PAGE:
Friday, April 03, 2015

Traditional TV News is Watching it’s Final Sunset.

Los Angeles, CA—Journalism school may give you building blocks and give you the polish to craft a news story, but the future of traditional reporting is beyond bleak.
In the end journalist show us in print, photos, audio and video what’s going on in our world.  Can someone that never paid tuition to Northwestern or Columbia or sweated those final exams steal your job?  It’s already happening!
There is no special magic to TV news reporting.  At the most, it’s all about monkey see, monkey do!  
The way to get compensation for reporting has changed dramatically.  It’s your audience that determines how well you’re paid.  Balancing sensationalism with truth to gain and maintain an audience is the difficult challenge.
This past January I took a part-time model and turned her into reporter to cover the Shooting, Hunting Outdoor Trade show in Las Vegas.
I could have done this all myself but it’s much easier when there are two people sharing the duties. 
There has been movement by news organizations to force the reporting, photography, producing, writing, audio and video editing on one person.  Juggling and keeping the equipment is no small challenge.  Adding the hairspray and presentation duties makes for an overload.
Ariel Vitale had zero experience but looked pretty good on camera and could follow simple instructions. She looked every bit the part of a reporter and I did the rest.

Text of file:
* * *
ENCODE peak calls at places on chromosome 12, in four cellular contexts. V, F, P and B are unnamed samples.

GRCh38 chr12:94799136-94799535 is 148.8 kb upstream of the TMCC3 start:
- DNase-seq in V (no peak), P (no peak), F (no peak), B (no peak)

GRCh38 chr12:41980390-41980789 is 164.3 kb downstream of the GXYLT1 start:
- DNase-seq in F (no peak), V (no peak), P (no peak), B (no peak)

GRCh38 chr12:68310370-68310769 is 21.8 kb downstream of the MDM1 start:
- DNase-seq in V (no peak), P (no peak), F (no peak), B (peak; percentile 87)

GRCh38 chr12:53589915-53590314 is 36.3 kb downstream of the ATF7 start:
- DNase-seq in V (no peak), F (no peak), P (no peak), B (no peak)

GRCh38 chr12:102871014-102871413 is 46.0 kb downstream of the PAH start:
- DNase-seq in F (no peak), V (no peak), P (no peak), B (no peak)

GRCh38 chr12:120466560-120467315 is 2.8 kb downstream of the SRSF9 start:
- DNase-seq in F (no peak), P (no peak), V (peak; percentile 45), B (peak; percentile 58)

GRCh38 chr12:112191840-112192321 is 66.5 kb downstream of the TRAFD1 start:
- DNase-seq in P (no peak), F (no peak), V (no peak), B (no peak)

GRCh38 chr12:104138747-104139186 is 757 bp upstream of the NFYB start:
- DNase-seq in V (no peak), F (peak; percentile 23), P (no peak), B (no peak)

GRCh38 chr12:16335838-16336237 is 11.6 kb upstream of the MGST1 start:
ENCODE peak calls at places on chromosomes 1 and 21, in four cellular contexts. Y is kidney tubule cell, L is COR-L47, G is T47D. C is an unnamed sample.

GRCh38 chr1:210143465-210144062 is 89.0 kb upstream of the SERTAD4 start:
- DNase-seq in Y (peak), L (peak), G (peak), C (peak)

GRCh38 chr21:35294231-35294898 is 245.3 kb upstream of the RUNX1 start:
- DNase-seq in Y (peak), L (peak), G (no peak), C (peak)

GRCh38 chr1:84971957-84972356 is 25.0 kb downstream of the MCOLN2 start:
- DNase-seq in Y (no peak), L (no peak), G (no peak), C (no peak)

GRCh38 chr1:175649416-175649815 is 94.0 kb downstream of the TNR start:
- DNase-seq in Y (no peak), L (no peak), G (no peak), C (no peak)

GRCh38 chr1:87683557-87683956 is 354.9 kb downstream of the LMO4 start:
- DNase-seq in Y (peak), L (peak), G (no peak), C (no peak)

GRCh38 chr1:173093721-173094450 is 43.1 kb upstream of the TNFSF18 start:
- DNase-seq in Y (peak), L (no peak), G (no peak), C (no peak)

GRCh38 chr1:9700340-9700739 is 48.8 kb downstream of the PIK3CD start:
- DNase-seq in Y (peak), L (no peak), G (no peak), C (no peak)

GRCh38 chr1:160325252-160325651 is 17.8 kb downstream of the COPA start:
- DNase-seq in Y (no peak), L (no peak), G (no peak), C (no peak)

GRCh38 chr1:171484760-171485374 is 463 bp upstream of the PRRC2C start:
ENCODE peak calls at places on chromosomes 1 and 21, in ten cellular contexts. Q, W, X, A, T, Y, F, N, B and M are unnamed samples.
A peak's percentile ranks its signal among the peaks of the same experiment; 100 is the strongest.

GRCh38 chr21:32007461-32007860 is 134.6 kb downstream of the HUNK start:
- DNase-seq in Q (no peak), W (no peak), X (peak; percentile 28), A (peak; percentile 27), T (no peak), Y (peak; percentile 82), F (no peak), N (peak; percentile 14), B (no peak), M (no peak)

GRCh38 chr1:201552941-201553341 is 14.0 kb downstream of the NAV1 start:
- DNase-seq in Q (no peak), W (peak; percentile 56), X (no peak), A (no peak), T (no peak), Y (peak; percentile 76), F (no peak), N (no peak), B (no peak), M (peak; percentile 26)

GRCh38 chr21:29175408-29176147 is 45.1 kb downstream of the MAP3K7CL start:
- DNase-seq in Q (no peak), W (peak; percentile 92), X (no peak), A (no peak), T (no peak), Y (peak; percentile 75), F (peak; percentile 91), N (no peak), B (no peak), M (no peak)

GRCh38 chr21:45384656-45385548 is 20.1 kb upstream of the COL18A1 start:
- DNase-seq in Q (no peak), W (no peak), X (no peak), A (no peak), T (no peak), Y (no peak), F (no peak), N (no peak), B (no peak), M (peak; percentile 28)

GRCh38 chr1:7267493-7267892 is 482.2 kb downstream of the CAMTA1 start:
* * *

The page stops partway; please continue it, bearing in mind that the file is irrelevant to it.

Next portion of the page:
Ariel had minimal knowledge of firearms but I told her that she can ask a few questions and the company spokespeople would expertly explain their products.  As long as Ariel could look good, speak well and hold the microphone she’d win. 
I gave Arial a few hints and Arial took over like any journeyman reporter. Here is one of her many stories:
Next is Daniel Soulman.  Daniel is somewhat of a unique reporter.  Daniel armed with all manner of video devices has rained serious criticism on several South Bay police agencies.
Daniel’s work has been a bit rough around the edges. His gift is that that he uses his cameras to provoke cops he felt were abusive or acting unlawfully.  Needless to say many cops have targeted him for retaliation.  
Daniel has used a camera drone to report on DUI checkpoints and recently an officer involved shooting.  The paradox here was he praised the officer that killed the offender. 
I’ve talked with Daniel at length about keeping his credibility by letting his camera tell the story.  I explained to him about using voiceover video in post-production, as is the standard of TV news reporters.
Experience is Daniel’s teacher and his YouTube videos are getting better.  His YouTube channel appeals to an audience of both cops and cop haters.   Oddly enough I see him with a financially secure future doing his specialized reporting on YouTube.
Here is Daniel’s video multi-media (including camera drone) story on the police shooting:
TV journalism is dead.  Video journalism is what’s replaced it. The Internet has both unlimited channels and content providers feeding it.
You might think that Ariel or Daniel are a little rough around the edges but they both could present their stories in an understandable way. 
To be fair to Daniel he needed a little coaching in the editing process but he’s well on his way to improvement.
Imagine if everyone with a smartphone put up news stories with a hashtag on Twitter.  No news organization could begin to compete. 
Blogs like mine must be heavy with interesting video or it will die.  Successful monetization of content will determine is you can make a living.  Making good content alone is not enough.

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